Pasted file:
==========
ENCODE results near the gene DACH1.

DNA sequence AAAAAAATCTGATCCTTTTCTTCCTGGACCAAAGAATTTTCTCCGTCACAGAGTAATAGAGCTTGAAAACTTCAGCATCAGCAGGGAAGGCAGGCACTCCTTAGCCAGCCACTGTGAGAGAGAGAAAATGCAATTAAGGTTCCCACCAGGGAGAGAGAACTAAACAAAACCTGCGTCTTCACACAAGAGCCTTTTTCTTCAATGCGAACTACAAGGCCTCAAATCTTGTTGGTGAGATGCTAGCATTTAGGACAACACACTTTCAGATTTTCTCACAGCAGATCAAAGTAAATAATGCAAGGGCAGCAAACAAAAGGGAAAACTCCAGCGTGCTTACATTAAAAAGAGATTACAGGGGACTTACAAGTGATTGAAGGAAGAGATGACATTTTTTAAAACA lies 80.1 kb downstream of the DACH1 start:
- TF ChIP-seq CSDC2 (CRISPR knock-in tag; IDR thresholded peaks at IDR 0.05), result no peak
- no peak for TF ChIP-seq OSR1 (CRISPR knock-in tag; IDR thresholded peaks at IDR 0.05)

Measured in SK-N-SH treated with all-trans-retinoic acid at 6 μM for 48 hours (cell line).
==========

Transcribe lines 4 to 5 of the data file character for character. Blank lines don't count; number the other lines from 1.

- no peak for TF ChIP-seq OSR1 (CRISPR knock-in tag; IDR thresholded peaks at IDR 0.05)

Measured in SK-N-SH treated with all-trans-retinoic acid at 6 μM for 48 hours (cell line).